Dolby TrueHD programs are required to have a separate Dolby Digital for backward compatibility in case the system is not fully compliant with the TrueHD standards.
Dolby TrueHD is optional on Blu-rays and other media and can carry lossless Atmos content.
Dolby TrueHD bitstreams will require an HDMI 1.3 connection or higher for transmission from a source to the processor such as an AVR. A Dolby TrueHD receiver will automatically detect Dolby TrueHD bitstreams for decoding and processing.
5. Dolby Atmos
Dolby Atmos is an object-based audio format that can be encoded using the Dolby Digital Plus (lossy Atmos) or Dolby TrueHD (lossless Atmos) compression scheme. Dolby Atmos adds the height elements to the bed channels to envelop the listener in a 3D sound bubble.
Dolby Atmos can support up to 128 simultaneous audio objects.
Audio objects are audio elements with associated metadata that defines how it is rendered in one or more audio channels.
Objects are not confined to a specific location in the mix but can instead be manipulated to move in 3D space by the audio mixer for accurate representation during playback on your specific speaker setup making it easier to localize the moving objects. Atmos can adapt to your specific speaker configuration as the audio objects are flexible.
Dolby Atmos will require the addition of overhead/height speakers to playback overhead effects such as a flying chopper or birds. It can be used on up to 35 speakers location (24-bed, 10 height, and one LFE channel)
HDMI 1.4 or higher
Dolby Atmos Height Virtualization
Dolby Atmos Height Virtualization is a Dolby surround sound processing mode aimed at creating a virtual 3D Dolby Atmos effect without overhead speakers in a 5.1 or 7.1 surround sound configuration.
This is done by height cue filters fitted in the decoder
Dolby Surround is an up-mixing technology that takes a standard 5.1 or 7.1 program and intelligently adds the height effects for playback over an Atmos system without needing Atmos content. This will depend on the number of height, in-ceiling, or up-firing speakers available in your system.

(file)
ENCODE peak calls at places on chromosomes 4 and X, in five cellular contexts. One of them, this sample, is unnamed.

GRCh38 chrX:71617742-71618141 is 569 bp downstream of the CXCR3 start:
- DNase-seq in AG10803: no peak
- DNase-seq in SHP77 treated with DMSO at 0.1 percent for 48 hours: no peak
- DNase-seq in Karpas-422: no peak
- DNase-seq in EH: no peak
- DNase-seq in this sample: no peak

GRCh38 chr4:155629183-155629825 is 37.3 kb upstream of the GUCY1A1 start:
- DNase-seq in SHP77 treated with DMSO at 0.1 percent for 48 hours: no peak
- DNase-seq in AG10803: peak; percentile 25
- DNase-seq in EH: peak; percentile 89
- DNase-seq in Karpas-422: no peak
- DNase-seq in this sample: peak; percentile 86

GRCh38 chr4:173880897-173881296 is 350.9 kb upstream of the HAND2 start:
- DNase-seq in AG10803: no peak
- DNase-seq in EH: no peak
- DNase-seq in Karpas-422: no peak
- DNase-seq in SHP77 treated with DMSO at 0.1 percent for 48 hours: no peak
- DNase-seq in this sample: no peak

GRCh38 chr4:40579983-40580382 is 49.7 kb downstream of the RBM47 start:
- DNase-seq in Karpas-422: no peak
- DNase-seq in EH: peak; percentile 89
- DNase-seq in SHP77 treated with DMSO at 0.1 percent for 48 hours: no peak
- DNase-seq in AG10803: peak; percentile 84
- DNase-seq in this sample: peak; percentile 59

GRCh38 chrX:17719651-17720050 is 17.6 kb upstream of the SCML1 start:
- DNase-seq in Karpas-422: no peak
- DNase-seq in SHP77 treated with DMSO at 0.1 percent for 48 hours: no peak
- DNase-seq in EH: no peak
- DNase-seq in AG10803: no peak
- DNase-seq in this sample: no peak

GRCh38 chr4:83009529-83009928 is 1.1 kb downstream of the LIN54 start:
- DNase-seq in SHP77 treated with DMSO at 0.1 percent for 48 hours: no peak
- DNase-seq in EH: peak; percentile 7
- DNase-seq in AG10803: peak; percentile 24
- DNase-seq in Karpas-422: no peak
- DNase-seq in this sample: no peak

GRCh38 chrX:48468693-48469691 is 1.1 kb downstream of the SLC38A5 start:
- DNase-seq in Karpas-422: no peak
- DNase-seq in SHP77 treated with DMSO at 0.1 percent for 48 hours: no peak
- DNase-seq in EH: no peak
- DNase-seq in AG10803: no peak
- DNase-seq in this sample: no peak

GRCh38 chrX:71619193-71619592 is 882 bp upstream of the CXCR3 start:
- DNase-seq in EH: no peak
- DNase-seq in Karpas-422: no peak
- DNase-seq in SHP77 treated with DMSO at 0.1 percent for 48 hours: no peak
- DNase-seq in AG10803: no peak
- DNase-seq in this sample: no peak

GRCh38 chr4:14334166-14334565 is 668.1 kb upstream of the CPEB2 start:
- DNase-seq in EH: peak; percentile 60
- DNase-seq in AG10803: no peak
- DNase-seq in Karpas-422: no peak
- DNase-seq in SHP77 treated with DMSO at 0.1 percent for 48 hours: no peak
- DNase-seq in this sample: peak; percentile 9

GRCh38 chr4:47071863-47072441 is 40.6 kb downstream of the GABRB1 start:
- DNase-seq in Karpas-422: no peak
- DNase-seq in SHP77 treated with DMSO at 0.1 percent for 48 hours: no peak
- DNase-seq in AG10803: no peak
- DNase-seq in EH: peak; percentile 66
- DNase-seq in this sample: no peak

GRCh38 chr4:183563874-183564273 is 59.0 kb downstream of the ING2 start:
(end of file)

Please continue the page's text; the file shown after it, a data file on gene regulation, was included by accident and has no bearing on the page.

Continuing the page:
Dolby Surround can also up-mix stereo tracks for playback on a surround sound speaker configuration.
It helps increase the sense of space as the surround channel reproduces the ambiance, the center speakers for the dialogue, and the front left and right channels for the main sounds to give a more natural feel to the sound with enhanced realism.
DTS (Digital Theater Systems) was started as a direct competitor to Dolby Labs. DTS has developed a series of multichannel audio solutions for home AV, video games, broadcast, streaming, Blu-rays, and other digital media. Being a household name DTS is supported by all major AV gear manufacturers.
DTS has invented codecs and formats such as DTS digital surround, DTS-ES, DTS Neo-6, DTS-HD Master Audio, DTS-HD high resolution, DTS-X, DTS-X pro, DTS Neural X, and DTS Virtual-X.
1. DTS Digital Surround
The DTS Digital surround is a lossy (constant bitrate/CBR) format that is compressed using the coherent acoustic coding system at a max sampling frequency and bit-depth of 48 kHz/24-bits for support of up to 5.1 channels at a maximum bitrate of 1.5 Mbps. The bit depth can vary between 16 and 24 bits. It was later expanded with extension data to store increased resolution data additional channel information and extended frequency response/higher sampling rates depending on the stream type.
It operates at the same bitrate all the time.
All current and legacy DTS decoders make use of the core DTS stream which is provided if the decoder fails to the decoder the extension data that needs a more advanced decoder
DTS can reach sampling rates of 48 kHz for 6.1 discrete and 96 kHz/24 but for 6.1 matrix and 5.1 discrete. The Bitrate can go as high as 1.5 Mbps on Blu-rays and 768 Kbps on DVDs. It was also used to encode DTS music CDs back in the day at 1234 Kbps.
DTS music CD soundtracks were compressed using the 5.1 compression algorithm at 44.1 kHz while some are encoded at 24 bit at 88.2 kHz for stereo. It had the capability of stereo and surround sound playback.
DTS is a mandatory audio format for both HD-DVD and Blu-ray (meaning that players must support the format, not that every disc must carry a DTS soundtrack)
DTS bitstream can be transmitted by Any HDMI cable, optical output
The Extension data will contain information on the DTS ES and DTS 96/24 formats.
DTS-ES or DTS Extended Surround adds a center-back surround channel to a 5.1 core.
It can either be DTS-ES discrete or DTS-ES matrix.
DTS- ES matrix
DTS 96/24 can support up to 6.1 matrixed channels.
An ES phase shift (90 degrees) is applied during encoding in the left and right surround channels. This allows a Cs (Center surround) channel to be matrixed to the left and right surround channels. A phase shift is applied to prevent phase cancellation after acoustic summation during playback is a 5.1 or stereo system.
DTS-ES Matrix adds a muxed/pseudo-center-surround channel. The channel is matrixed into the left and right surround.
This codec supports a matrixed Center surround (Cs) for matrixed 6.1 at a 96 kHz sampling frequency using the DTS 96/24 coding system and 48 kHz with DTS digital surround.
The center-surround channel is extracted from the left and right surrounds using the DTS Neo-6 decoding system to produce one or 2 identical mono channels.
This surround channel is usually played back 2 speakers as placing a center speaker behind you would be distracting if you are too close to the speaker.